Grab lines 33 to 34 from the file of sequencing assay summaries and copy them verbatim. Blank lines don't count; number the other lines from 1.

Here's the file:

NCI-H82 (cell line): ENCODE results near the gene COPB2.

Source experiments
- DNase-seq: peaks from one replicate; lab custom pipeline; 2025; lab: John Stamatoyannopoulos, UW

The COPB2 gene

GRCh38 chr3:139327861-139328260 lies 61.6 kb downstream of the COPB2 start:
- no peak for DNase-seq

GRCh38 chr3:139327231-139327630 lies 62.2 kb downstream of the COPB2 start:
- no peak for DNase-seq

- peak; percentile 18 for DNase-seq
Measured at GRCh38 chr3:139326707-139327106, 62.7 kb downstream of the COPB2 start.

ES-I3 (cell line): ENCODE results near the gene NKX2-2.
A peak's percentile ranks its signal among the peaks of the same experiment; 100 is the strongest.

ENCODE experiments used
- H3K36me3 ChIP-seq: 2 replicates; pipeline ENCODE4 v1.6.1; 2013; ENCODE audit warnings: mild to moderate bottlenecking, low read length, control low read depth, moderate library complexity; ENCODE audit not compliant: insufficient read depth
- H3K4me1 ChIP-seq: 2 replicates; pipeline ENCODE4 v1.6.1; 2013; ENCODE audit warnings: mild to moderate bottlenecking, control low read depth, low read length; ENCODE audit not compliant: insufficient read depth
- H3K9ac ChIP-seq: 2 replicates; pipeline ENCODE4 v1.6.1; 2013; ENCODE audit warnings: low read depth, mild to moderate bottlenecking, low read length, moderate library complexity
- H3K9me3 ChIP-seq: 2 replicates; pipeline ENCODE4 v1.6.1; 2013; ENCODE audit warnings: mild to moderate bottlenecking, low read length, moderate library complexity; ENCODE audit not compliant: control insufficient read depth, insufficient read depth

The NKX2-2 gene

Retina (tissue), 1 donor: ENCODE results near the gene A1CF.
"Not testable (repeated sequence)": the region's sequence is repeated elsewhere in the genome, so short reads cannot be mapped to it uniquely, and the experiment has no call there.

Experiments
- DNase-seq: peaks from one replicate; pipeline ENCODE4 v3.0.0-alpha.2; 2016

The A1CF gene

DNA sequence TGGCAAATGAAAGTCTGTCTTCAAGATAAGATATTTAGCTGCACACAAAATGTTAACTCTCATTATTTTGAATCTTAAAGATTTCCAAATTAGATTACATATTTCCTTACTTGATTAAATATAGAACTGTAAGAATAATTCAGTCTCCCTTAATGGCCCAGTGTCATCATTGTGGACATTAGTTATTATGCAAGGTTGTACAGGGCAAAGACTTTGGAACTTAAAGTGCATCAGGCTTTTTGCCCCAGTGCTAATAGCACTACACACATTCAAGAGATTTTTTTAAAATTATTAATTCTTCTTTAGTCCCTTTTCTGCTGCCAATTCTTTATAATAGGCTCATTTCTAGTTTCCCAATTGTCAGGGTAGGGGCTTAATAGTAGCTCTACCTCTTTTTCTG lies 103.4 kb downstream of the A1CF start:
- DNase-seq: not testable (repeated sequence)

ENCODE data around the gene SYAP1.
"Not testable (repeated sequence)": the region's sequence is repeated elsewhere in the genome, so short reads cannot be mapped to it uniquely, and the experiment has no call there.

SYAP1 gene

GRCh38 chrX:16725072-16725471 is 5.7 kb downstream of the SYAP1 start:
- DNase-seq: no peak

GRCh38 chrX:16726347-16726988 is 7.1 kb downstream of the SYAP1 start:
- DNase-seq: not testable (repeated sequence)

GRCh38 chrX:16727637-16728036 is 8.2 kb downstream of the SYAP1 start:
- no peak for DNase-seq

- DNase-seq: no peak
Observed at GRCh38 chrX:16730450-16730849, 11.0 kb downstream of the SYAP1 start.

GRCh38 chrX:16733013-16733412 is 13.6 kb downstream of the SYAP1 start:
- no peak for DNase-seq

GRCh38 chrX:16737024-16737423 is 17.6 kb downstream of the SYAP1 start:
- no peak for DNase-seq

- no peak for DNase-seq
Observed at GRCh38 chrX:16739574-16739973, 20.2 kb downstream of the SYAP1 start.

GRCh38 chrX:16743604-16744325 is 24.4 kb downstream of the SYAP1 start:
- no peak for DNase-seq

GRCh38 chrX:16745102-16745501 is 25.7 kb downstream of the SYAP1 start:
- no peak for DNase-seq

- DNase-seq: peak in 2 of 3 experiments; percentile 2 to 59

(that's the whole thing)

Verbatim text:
GRCh38 chrX:16727637-16728036 is 8.2 kb downstream of the SYAP1 start:
- no peak for DNase-seq